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Wheel Collider Tutorial

The Wheel ColliderAn invisible shape that is used to handle physical collisions for an object. A collider doesn’t need to be exactly the same shape as the object’s mesh - a rough approximation is often more efficient and indistinguishable in gameplay. More info
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componentA functional part of a GameObject. A GameObject can contain any number of components. Unity has many built-in components, and you can create your own by writing scripts that inherit from MonoBehaviour. More info
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is powered by the PhysX 3 Vehicles SDK.

This tutorial takes you through the process of creating a basic functioning car.

To start, select GameObjectThe fundamental object in Unity scenes, which can represent characters, props, scenery, cameras, waypoints, and more. A GameObject’s functionality is defined by the Components attached to it. More info
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> 3D ObjectA 3D GameObject such as a cube, terrain or ragdoll. More info
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> Plane. This is the ground the car is going to drive on. To keep it simple, make sure the ground has a Transform of 0 (on the Transform component in the Inspector Window, click the Settings cog and click Reset). Increase the Transform’s Scale fields to 100 to make the Plane bigger.

Create a basic car skeleton

  1. First, add a GameObject to act as the car root GameObject. To do this, go to GameObject > Create Empty. Change the GameObject’s name to car_root.
  2. Add a Physics 3D RigidbodyA component that allows a GameObject to be affected by simulated gravity and other forces. More info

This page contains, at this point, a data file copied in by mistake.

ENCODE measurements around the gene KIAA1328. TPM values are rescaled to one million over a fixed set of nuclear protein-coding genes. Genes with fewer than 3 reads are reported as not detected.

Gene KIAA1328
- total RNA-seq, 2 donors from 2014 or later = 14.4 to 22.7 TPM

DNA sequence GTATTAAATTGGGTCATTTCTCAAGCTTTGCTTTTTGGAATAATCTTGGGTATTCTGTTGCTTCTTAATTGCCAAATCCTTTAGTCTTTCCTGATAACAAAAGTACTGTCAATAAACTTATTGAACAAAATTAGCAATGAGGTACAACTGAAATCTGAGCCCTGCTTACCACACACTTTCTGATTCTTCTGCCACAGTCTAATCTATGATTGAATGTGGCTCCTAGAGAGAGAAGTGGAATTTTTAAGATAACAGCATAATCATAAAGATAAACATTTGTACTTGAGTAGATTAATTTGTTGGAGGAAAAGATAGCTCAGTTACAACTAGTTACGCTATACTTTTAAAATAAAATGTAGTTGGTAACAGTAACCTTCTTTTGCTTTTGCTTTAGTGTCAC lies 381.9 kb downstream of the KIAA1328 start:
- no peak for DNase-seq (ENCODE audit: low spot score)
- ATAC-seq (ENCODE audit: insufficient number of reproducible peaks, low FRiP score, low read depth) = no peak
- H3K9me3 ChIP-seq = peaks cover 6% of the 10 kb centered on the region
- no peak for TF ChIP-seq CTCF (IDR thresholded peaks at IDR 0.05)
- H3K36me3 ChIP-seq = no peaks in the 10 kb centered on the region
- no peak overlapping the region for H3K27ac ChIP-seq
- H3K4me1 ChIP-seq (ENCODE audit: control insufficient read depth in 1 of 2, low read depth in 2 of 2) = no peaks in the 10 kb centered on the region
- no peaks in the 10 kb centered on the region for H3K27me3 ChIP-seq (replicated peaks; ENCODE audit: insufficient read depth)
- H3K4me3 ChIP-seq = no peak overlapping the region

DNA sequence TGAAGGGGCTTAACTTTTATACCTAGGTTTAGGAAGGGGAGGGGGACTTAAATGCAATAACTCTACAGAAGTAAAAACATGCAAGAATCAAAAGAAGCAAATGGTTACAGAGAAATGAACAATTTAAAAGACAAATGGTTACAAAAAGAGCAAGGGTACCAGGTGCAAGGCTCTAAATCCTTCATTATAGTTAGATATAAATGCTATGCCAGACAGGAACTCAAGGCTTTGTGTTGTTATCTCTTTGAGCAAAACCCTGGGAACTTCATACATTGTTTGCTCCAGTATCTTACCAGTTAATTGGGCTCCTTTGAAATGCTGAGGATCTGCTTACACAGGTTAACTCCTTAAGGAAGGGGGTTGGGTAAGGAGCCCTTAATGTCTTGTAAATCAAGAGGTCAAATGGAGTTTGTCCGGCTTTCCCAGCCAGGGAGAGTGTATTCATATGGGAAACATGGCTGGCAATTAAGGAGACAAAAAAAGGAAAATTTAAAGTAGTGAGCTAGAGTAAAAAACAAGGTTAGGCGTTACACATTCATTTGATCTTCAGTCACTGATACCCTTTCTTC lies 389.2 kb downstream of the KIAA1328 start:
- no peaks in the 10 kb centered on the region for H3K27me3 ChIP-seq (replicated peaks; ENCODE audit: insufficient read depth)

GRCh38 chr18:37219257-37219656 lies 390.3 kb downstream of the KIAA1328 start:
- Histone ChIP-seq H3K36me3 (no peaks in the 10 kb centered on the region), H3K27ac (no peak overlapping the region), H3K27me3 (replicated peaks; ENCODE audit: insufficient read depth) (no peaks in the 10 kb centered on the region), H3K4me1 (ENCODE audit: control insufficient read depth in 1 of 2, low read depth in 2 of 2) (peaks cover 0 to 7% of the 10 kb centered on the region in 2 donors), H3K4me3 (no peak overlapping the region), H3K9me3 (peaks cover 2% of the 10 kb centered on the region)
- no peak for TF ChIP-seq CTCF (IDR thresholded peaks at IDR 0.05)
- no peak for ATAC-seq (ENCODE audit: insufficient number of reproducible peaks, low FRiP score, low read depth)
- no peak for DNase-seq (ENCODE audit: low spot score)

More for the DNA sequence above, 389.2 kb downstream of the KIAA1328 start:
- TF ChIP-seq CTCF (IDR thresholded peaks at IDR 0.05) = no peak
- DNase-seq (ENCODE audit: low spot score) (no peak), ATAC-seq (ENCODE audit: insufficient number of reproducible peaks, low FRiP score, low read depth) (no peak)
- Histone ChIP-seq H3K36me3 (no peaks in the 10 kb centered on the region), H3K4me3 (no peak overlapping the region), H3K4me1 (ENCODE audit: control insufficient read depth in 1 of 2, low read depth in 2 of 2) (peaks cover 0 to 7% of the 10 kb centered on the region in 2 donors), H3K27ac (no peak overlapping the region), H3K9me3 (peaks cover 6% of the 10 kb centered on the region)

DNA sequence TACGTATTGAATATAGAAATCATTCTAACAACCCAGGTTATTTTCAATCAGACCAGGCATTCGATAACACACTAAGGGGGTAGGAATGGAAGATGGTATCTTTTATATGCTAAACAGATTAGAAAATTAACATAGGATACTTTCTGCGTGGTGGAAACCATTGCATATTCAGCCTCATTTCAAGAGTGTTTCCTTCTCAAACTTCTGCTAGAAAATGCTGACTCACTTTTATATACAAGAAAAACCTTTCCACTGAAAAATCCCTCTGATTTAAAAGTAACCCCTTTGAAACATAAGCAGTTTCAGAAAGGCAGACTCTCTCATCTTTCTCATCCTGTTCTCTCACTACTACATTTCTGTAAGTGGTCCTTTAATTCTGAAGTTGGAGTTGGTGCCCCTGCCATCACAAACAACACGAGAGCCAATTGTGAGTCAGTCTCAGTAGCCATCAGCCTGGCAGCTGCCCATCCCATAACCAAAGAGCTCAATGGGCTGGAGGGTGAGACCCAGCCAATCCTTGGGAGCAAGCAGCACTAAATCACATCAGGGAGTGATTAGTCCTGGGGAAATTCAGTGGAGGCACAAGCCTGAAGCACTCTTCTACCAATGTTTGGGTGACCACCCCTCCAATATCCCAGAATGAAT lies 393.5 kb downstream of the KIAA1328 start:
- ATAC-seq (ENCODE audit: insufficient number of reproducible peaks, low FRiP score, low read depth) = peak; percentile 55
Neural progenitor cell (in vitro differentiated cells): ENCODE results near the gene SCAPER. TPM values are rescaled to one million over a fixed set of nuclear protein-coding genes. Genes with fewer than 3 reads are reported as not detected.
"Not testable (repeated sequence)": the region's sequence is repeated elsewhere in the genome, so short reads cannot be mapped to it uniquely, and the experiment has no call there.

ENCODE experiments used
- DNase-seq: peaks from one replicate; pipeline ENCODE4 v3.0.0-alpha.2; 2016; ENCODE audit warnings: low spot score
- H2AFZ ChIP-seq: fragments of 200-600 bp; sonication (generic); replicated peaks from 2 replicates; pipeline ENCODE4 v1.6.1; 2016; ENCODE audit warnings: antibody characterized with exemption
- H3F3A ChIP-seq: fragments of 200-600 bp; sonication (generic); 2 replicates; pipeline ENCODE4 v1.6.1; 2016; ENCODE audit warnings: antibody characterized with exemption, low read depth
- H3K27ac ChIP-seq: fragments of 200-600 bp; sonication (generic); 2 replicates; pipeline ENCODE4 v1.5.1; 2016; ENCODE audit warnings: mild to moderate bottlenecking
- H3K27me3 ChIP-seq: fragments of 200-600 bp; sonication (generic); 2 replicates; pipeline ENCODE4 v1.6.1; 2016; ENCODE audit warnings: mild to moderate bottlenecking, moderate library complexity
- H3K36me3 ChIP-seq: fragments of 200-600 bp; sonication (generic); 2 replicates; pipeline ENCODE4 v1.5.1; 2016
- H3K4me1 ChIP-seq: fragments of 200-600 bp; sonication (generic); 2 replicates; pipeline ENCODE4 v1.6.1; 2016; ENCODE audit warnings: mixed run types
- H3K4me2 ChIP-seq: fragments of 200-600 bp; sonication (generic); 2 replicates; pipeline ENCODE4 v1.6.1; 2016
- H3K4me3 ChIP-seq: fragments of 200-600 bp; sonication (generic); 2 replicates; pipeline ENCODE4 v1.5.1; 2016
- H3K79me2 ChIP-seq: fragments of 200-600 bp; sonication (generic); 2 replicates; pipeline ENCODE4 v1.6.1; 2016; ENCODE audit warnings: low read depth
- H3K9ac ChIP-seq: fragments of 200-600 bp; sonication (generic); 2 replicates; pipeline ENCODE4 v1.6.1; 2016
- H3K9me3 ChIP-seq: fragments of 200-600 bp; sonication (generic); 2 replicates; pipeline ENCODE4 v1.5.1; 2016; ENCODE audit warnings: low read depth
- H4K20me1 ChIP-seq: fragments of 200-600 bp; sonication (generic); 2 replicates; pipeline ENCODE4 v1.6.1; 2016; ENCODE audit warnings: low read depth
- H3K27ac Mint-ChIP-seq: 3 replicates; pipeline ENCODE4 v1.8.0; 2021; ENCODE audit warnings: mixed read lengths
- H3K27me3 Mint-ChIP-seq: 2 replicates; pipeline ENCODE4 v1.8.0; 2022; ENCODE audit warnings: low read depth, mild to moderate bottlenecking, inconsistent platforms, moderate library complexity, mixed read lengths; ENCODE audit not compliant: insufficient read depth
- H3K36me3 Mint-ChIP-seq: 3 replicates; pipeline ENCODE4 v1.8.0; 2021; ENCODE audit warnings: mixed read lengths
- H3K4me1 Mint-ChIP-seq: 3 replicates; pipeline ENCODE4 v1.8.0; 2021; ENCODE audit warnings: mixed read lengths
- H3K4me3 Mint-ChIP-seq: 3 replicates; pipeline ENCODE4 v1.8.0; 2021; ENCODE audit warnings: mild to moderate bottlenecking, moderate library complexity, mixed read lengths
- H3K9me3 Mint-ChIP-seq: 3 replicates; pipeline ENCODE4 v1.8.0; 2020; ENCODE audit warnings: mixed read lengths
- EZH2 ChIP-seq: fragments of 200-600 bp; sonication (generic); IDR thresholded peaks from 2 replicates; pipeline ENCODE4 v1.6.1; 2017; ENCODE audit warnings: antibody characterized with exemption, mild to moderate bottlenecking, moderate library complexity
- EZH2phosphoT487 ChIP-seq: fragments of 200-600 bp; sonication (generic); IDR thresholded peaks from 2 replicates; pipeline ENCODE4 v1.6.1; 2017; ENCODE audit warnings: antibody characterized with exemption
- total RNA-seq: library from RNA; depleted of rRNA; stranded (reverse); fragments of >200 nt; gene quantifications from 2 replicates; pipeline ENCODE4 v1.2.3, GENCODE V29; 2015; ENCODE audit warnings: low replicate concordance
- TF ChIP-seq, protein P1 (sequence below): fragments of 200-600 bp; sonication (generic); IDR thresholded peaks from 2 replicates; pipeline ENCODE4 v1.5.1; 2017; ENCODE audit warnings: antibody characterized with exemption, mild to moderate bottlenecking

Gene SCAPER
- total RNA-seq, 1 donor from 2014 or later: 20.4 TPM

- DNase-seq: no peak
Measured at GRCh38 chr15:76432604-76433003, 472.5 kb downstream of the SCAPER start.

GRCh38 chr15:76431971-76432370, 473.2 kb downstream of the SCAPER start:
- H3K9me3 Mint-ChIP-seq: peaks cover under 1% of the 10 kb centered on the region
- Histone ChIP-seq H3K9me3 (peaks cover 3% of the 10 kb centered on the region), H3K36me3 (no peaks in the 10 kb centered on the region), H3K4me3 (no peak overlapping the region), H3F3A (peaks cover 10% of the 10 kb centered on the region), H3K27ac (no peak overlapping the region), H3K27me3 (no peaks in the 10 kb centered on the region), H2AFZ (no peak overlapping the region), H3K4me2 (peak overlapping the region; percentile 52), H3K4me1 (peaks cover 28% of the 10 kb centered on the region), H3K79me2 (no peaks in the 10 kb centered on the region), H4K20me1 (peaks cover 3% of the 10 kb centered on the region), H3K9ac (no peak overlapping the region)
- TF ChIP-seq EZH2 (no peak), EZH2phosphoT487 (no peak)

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    component to car_root. The default mass of 1kg is too light for the default suspension settings; change it to 1500kg to make it much heavier.
  3. Next, create the car body Collider. Go to GameObject > 3D Object > Cube. Make this cube a child GameObject under car_root. Reset the Transform to 0 to make it perfectly aligned in local space. The car is oriented along the Z axis, so set the Transform’s Z Scale to 3.
  4. Add the wheels root. Select car_root and GameObject > Create Empty Child. Change the name to wheels. Reset the Transform on it. This GameObject is not mandatory, but it is useful for tuning and debugging later.
  5. To create the first wheel, select the wheels GameObject, go to GameObject > Create Empty Child, and name it frontLeft. Reset the Transform, then set the Transform Position X to –1, Y to 0, and Z to 1. To add a Collider to the wheel, go to Add component > Physics > Wheel ColliderA special collider for grounded vehicles. It has built-in collision detection, wheel physics, and a slip-based tire friction model. It can be used for objects other than wheels, but it is specifically designed for vehicles with wheels. More info
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    .
  6. Duplicate the frontLeft GameObject. Change the Transform’s X position to 1. Change the name to frontRight.
  7. Select both the frontLeft and frontRight GameObjects. Duplicate them. Change the Transform’s Z position of both GameObjects to –1. Change the names to rearLeft and rearRight respectively.
  8. Finally, select the car_root GameObject and use the Move Tool to raise it slightly above the ground.

Now you should be able to see something like this:

To make this car actually drivable, you need to write a controller for it. The following code sample works as a controller:

using UnityEngine;
using System.Collections;
using System.Collections.Generic;
    
public class SimpleCarController : MonoBehaviour {
    public List<AxleInfo> axleInfos; // the information about each individual axle
    public float maxMotorTorque; // maximum torque the motor can apply to wheel
    public float maxSteeringAngle; // maximum steer angle the wheel can have
        
    public void FixedUpdate()
    {
        float motor = maxMotorTorque * Input.GetAxis("Vertical");